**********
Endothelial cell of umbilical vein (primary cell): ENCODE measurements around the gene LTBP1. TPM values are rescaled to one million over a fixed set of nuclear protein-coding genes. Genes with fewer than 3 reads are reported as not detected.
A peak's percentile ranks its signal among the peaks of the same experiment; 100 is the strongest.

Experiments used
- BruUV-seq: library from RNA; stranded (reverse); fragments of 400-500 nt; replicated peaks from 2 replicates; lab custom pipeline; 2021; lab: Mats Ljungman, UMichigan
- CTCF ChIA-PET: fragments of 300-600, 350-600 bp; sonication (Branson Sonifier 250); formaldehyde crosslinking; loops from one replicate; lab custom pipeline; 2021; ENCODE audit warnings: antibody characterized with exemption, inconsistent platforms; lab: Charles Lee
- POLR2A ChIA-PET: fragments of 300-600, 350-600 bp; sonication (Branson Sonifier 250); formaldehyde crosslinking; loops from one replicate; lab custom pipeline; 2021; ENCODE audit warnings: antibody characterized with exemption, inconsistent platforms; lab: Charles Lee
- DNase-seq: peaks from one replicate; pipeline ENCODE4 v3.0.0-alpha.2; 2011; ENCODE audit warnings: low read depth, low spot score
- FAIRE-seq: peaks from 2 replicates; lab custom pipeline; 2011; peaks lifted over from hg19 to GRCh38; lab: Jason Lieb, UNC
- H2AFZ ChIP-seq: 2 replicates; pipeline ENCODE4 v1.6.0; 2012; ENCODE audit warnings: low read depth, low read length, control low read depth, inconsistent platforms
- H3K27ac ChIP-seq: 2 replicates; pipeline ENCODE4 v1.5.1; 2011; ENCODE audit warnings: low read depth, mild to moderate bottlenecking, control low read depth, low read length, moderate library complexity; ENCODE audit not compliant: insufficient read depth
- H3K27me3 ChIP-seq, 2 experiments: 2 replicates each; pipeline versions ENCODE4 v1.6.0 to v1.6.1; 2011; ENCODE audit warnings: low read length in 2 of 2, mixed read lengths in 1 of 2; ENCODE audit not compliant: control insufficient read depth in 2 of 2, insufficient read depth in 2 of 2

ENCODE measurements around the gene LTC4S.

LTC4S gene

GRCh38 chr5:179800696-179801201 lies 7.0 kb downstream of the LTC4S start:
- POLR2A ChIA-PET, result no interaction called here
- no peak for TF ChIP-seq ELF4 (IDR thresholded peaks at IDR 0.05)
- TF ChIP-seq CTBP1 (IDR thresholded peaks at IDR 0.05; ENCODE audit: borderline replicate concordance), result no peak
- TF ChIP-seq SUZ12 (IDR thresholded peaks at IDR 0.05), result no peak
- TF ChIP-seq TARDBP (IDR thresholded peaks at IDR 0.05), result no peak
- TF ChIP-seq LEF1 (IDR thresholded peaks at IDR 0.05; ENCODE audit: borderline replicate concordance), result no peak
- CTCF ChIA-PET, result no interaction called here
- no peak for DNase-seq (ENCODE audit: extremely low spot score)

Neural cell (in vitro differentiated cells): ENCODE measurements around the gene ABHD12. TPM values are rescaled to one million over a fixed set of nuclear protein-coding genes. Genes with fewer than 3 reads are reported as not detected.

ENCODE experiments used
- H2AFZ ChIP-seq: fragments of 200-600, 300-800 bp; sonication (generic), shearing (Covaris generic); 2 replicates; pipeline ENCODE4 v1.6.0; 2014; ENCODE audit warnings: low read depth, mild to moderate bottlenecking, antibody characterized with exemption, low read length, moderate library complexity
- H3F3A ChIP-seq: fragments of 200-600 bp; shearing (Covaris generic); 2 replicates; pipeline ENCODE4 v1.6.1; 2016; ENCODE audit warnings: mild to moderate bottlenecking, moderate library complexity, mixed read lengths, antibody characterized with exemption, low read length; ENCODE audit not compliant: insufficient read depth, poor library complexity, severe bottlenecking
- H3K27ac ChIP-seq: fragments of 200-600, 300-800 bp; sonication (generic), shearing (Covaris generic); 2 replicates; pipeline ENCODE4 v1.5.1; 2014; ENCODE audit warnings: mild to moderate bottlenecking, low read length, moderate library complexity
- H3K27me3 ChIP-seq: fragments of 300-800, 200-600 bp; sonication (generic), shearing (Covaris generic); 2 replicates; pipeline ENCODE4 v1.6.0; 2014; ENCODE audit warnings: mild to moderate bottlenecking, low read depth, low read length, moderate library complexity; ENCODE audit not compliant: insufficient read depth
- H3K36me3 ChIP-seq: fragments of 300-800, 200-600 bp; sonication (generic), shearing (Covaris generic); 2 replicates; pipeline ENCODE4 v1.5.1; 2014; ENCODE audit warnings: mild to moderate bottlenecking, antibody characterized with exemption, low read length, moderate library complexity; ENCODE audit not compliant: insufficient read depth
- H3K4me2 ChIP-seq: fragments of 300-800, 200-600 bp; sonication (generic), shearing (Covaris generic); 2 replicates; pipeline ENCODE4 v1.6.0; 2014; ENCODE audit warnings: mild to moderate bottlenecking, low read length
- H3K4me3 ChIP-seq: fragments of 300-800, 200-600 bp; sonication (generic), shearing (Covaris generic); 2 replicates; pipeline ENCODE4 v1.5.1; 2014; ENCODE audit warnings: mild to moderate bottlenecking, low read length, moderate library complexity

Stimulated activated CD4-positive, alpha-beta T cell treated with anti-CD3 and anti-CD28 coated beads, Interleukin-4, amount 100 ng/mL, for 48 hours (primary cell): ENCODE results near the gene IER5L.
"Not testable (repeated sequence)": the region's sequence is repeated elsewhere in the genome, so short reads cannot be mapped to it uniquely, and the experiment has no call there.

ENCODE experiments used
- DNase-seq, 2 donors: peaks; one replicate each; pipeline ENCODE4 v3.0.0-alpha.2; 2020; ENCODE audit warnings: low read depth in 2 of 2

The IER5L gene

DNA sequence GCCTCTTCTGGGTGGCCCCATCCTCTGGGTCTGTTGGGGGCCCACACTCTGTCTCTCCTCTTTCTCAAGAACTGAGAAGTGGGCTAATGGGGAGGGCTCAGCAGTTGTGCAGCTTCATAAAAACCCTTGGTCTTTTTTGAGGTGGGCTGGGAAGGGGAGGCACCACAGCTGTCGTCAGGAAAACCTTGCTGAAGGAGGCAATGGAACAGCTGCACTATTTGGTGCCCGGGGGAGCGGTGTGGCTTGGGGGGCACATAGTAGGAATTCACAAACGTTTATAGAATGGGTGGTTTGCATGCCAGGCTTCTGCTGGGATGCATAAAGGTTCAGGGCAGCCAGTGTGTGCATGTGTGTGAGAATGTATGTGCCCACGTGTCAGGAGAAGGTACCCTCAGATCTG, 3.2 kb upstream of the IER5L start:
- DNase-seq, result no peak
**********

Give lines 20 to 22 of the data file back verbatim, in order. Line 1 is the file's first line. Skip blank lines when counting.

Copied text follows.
- TF ChIP-seq LEF1 (IDR thresholded peaks at IDR 0.05; ENCODE audit: borderline replicate concordance), result no peak
- CTCF ChIA-PET, result no interaction called here
- no peak for DNase-seq (ENCODE audit: extremely low spot score)